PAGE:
Explanation: Look opposite the Sun in the sky tonight and you’ll see Mars at its brightest. Also within days of its closest approach Mars rises at sunset, near its brightest and best for telescopic observers too, except for the dust storm still blanketing the Red Planet. These two Hubble Space Telescope images compare Mars’ appearance near its 2016 and 2018 oppositions. In 2016 the martian atmosphere was clear. Captured just days ago, the 2018 image shows almost the same face of Mars. Surface features obscured by dust, the planet’s cloud enshrouded south pole is tilted more toward the Sun. Increased heat in the southern hemisphere spring and summer likely triggers planet wide dust storms. Of course, if you look opposite the Sun in the sky tonight, you’ll also see a Full Moon near Mars. Skygazers NOT located in North America could see the Red Planet near a Red Moon during a Total Lunar Eclipse.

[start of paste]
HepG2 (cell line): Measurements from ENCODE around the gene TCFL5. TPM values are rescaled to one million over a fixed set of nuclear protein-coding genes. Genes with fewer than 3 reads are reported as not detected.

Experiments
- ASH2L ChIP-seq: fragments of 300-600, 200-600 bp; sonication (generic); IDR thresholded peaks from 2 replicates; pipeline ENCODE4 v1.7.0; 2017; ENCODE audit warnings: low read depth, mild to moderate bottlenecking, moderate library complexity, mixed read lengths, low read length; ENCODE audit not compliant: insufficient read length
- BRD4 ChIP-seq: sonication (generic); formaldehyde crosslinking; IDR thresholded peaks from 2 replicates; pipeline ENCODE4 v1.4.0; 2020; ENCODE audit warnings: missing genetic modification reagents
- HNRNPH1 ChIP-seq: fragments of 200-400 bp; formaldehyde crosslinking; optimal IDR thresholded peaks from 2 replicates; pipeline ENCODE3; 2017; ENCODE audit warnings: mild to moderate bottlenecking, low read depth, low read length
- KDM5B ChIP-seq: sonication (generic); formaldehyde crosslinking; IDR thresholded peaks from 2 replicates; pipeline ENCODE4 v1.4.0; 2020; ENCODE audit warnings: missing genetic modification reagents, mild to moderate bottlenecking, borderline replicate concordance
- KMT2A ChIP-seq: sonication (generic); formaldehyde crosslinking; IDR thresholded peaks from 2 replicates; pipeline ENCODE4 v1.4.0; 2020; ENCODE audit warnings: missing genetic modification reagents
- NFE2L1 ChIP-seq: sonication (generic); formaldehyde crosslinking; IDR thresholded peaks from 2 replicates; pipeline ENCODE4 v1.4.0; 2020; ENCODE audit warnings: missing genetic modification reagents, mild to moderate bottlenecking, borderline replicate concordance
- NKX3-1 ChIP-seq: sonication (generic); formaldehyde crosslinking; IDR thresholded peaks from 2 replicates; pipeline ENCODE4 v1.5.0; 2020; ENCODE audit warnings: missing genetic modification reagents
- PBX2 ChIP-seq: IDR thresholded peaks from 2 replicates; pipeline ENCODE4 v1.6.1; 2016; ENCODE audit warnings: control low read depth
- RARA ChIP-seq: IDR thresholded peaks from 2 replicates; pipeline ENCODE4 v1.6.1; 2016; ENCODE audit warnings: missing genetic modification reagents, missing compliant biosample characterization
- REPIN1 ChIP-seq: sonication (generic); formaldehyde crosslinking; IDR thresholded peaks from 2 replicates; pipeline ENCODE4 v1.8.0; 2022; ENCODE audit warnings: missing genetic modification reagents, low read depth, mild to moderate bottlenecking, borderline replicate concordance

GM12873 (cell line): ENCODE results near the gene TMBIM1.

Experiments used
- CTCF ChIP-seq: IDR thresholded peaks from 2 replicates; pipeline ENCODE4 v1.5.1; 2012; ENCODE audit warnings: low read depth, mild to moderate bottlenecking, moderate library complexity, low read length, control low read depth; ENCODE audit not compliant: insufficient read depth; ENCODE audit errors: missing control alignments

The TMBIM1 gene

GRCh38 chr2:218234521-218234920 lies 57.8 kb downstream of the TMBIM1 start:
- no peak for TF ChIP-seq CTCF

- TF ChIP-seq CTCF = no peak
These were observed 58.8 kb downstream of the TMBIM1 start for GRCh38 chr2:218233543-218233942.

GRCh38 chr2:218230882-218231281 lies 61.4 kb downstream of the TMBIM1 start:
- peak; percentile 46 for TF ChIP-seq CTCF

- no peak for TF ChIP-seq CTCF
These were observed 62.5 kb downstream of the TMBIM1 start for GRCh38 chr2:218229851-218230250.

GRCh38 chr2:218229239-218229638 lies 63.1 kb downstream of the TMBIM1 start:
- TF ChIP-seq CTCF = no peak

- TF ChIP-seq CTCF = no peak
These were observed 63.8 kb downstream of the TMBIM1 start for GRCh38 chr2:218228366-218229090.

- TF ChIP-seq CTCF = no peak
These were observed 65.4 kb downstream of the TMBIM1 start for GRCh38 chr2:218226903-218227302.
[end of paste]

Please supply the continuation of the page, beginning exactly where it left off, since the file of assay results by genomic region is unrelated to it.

Tomorrow’s picture: light-weekend